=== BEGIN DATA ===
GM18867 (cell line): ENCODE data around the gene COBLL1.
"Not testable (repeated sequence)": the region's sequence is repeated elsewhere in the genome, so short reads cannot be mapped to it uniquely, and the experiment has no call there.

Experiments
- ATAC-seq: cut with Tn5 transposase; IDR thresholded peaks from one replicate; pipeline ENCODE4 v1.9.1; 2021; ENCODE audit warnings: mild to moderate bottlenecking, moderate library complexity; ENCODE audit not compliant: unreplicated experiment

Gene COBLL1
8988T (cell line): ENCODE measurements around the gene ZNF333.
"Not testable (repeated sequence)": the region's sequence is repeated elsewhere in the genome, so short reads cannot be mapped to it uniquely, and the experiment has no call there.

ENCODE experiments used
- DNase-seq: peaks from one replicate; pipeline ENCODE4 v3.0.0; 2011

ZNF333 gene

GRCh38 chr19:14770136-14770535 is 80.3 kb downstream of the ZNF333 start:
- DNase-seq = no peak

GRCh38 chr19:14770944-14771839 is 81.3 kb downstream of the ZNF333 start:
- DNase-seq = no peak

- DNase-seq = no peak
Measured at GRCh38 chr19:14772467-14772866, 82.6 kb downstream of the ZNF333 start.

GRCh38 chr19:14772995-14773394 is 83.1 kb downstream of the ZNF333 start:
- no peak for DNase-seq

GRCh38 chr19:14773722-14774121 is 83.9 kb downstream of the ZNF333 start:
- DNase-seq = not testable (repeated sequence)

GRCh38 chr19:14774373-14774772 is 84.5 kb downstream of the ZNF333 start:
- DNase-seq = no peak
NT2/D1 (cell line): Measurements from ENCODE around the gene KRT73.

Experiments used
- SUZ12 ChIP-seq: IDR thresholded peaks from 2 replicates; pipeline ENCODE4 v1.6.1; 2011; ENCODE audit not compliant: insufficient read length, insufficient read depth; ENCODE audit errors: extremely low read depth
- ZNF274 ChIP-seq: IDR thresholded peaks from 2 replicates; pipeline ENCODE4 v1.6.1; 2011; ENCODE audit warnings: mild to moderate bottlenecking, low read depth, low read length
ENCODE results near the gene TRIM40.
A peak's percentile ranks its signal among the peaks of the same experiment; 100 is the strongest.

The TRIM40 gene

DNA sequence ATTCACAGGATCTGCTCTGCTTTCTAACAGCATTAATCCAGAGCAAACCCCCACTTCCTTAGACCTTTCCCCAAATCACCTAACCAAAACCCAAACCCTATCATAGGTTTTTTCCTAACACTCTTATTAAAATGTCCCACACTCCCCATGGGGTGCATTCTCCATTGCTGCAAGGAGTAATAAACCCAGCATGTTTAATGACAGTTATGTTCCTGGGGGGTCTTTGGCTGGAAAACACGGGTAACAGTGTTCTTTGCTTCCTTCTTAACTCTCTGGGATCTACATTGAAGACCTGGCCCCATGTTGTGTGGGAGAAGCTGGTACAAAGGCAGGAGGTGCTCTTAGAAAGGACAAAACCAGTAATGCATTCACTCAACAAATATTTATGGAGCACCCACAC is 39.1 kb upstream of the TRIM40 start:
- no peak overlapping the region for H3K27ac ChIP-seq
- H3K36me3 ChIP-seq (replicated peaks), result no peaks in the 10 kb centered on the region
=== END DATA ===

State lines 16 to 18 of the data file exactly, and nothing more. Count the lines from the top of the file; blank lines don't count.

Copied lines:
Measured at GRCh38 chr19:14772467-14772866, 82.6 kb downstream of the ZNF333 start.

GRCh38 chr19:14772995-14773394 is 83.1 kb downstream of the ZNF333 start:
- no peak for DNase-seq